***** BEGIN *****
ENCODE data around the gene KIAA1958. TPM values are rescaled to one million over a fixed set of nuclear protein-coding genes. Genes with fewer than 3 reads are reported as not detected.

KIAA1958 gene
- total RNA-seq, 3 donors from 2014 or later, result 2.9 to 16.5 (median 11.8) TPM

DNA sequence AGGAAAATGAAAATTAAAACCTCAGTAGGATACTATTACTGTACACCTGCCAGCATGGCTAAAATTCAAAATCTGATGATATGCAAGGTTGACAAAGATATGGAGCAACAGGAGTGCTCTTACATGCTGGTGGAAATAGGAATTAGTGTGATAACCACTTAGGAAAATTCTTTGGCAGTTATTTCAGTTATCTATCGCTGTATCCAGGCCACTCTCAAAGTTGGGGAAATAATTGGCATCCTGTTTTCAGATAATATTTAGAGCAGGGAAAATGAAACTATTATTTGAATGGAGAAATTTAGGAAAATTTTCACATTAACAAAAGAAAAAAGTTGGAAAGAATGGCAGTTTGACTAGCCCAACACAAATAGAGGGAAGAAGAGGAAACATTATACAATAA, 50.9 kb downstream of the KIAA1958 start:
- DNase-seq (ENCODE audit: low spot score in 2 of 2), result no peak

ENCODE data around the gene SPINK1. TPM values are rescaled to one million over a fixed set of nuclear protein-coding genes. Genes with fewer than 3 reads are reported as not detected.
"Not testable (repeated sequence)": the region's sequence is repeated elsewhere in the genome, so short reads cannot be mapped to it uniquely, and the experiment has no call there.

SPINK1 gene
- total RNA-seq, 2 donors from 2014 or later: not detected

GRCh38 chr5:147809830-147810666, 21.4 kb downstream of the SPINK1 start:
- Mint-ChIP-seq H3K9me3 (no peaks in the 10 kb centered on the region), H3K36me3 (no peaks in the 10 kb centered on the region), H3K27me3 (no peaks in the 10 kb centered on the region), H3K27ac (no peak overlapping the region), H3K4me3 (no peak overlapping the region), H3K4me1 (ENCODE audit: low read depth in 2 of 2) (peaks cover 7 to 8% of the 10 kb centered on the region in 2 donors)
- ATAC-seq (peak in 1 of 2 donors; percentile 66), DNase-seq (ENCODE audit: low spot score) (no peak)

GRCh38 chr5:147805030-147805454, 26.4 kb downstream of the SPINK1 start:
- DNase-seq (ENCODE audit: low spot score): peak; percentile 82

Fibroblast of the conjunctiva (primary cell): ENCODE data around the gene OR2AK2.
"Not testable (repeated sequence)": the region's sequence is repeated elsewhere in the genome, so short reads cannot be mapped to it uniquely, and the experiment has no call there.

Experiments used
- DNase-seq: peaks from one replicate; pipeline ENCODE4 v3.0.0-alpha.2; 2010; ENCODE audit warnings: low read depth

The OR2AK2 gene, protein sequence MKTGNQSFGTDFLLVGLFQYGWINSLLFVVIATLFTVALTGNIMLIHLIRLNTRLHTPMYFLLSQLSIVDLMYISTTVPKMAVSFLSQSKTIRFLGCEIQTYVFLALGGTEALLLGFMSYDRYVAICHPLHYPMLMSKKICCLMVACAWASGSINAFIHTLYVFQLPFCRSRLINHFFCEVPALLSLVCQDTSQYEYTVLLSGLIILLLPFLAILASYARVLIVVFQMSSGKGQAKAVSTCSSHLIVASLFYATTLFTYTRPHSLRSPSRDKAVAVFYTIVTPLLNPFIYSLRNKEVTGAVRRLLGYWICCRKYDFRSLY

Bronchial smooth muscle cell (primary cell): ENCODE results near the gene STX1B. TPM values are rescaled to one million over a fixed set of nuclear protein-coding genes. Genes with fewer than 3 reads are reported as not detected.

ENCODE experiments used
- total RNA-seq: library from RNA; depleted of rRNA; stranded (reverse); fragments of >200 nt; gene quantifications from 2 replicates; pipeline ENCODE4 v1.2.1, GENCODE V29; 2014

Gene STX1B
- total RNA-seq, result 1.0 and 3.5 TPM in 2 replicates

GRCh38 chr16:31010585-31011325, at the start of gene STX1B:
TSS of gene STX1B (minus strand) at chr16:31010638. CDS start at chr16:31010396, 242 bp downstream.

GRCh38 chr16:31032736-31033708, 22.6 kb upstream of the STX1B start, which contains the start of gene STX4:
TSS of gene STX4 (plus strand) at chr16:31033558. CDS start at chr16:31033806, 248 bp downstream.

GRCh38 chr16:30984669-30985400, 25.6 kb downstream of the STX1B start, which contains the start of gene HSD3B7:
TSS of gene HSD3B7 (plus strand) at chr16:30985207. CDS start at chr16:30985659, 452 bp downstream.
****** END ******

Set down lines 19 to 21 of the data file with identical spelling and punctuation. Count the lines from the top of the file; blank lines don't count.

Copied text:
The OR2AK2 gene, protein sequence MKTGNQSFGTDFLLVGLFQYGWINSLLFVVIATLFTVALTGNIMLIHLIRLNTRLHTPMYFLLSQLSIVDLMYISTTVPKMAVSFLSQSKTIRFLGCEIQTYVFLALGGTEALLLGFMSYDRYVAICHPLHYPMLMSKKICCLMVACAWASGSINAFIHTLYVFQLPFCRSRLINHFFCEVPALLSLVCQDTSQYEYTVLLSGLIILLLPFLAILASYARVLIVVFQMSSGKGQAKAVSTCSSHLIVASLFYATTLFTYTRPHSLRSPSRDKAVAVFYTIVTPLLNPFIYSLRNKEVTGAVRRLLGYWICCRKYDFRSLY

Bronchial smooth muscle cell (primary cell): ENCODE results near the gene STX1B. TPM values are rescaled to one million over a fixed set of nuclear protein-coding genes. Genes with fewer than 3 reads are reported as not detected.

ENCODE experiments used